- They give responsibility to others – so-called ‘experts’ – instead of themselves
- They give up when they face challenges
- They fail to conduct their lives as a business; they never ensure that they make a profit year by year.
- They allow other people’s ideas to affect their decisions unreasonably
- They don’t get quality coaching
Looking at Tony’s list, I find that I agree with most of it. However, I don’t think it is a definitive list because I would definitely add:
- They don’t make the decision to become rich
- They fail to really grasp Napoleon Hill’s secret
The decision to become rich is not a difficult decision to make when you realise that it is not, in any way, wrong to want to become rich and that (provided you can operate within a reasonably well developed economy) it is actually possible for you to do so. That’s why The Science of Getting Rich was such an important book for me – because, I finally realised that there was absolutely no reason that I could not become wealthy.
With regard to Napoleon Hill’s secret, as any student of Napoleon Hill will know, his secret is in two parts. The first part is outlined in my book Napoleon Hill’s Awesome Secret; the second part has to hit you when you are ready to receive it.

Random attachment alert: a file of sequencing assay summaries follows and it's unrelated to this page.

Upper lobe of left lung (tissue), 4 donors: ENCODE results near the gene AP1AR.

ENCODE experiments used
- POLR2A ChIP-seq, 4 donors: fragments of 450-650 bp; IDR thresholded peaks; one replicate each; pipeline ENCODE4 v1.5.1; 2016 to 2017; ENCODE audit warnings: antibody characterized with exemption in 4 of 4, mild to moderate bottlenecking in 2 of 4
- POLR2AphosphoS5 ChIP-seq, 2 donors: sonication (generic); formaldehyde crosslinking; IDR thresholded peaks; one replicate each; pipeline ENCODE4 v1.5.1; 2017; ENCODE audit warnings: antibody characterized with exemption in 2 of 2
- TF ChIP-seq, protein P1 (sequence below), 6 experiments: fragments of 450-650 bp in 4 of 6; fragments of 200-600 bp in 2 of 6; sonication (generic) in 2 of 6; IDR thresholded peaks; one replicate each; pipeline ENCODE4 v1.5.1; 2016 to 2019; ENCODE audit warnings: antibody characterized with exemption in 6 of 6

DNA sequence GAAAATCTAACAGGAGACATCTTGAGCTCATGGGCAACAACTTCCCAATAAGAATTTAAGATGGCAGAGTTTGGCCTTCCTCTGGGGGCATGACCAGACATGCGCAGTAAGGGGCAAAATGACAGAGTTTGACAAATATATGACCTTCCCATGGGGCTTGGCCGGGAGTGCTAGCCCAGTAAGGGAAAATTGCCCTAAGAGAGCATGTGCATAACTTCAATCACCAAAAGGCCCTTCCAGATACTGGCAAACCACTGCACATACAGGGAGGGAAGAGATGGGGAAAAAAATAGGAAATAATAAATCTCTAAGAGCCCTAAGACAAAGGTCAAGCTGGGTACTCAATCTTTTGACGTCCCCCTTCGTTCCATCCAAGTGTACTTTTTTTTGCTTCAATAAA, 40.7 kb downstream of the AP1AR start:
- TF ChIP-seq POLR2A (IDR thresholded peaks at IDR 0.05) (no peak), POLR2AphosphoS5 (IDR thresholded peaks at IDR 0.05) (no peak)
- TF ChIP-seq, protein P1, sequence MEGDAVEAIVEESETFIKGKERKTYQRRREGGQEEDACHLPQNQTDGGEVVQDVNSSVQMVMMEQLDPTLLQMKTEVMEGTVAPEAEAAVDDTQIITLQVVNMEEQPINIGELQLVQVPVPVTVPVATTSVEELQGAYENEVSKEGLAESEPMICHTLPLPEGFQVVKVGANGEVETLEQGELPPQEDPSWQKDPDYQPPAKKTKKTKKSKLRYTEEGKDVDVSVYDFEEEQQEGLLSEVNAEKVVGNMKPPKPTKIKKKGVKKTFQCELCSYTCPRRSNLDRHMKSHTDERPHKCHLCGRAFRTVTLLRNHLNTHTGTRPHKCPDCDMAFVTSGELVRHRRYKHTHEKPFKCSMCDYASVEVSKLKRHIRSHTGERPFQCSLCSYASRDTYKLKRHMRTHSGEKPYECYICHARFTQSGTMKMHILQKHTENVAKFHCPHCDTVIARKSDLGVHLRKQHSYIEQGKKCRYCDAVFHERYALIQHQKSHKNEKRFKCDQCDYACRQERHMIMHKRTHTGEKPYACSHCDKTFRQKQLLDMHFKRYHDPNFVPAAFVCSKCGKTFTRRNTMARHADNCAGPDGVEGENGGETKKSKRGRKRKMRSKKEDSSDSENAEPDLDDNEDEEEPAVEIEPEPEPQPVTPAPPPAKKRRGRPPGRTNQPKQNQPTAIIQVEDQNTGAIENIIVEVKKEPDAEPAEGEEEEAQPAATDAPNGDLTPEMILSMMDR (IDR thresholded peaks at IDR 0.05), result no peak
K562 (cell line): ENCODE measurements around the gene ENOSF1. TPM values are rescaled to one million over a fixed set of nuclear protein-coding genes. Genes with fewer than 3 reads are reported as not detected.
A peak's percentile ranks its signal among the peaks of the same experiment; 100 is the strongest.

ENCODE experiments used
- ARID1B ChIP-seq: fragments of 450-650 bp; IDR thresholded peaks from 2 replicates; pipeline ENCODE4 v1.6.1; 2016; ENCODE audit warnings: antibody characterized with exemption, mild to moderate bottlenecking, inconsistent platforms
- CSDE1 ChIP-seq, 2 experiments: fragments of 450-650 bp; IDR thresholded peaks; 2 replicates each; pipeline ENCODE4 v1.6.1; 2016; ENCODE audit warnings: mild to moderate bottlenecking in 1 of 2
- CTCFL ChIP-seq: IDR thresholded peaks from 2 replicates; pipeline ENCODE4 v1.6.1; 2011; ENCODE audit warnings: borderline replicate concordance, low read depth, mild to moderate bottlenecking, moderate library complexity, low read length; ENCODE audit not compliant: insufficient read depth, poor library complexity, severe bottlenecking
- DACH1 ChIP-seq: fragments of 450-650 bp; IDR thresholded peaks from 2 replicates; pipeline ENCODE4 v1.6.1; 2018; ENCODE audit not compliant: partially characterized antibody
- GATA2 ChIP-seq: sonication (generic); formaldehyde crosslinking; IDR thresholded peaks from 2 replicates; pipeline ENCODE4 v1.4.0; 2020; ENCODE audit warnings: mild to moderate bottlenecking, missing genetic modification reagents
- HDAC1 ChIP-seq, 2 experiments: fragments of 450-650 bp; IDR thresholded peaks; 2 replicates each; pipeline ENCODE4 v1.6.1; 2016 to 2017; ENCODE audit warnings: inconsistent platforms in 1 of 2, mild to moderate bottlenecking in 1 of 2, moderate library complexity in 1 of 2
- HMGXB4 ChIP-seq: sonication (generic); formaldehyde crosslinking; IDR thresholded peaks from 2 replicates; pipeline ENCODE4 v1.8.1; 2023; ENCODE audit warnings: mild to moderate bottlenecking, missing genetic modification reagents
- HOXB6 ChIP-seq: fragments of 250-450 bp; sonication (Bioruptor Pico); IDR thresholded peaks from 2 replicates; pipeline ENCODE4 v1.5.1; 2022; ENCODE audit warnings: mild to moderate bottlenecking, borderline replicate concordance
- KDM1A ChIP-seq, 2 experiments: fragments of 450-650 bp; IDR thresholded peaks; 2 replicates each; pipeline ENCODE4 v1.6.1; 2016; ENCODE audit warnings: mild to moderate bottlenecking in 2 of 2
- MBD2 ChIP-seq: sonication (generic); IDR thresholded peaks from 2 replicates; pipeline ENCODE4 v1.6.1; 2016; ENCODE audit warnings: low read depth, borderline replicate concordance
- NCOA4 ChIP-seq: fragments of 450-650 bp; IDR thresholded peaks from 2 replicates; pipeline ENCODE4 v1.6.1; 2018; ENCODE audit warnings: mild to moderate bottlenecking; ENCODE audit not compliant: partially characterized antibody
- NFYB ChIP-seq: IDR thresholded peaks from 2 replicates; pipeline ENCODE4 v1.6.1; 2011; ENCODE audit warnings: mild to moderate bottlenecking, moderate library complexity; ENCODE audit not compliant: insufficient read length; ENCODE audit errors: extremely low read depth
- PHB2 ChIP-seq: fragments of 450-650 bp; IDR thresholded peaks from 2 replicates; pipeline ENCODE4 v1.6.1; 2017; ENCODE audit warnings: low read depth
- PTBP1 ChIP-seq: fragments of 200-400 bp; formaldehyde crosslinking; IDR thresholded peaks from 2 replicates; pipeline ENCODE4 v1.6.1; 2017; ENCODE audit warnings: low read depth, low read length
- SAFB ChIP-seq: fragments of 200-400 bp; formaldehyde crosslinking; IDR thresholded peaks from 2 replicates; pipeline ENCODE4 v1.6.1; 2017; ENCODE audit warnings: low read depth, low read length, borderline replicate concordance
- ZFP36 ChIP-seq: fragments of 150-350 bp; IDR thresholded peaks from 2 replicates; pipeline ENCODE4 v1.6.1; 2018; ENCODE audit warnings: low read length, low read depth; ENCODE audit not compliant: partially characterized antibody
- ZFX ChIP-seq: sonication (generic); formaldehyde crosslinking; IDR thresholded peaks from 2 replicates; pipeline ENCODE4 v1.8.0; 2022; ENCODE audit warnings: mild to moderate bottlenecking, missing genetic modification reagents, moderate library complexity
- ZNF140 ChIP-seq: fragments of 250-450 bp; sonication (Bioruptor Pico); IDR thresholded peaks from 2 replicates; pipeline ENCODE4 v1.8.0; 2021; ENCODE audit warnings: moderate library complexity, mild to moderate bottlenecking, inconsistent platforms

To be told the secret (the second part) directly is perhaps to risk devaluing it because it comes as a kind of enlightenment in relation to how things are. I am tempted to tell you, directly. But this is something that really must come to you – I believe that’s why he actually wrote the book in the way he did. However, in true Napoleon Hill style, I can tell you that the second part of the secret is on this page!
The Principles of Acquiring Wealth
There has been no better book on the principles of becoming wealthy than The Richest Man in Babylon by George Samuel Clayson.
The principles are quite straightforward, but I have found that, for people who struggle with money, the message that ‘you first need to learn how to live within your means’ often falls on deaf ears. It is a shame because, unless you can do that, you will always have trouble with money – the only thing that will change is the amount in question.
- Control Your Expenditure
- Make Your Money Multiply
- Optimise Your Risks
- Make Your House a Profitable Investment
- Ensure a Future Income
- Increase Your Ability to Earn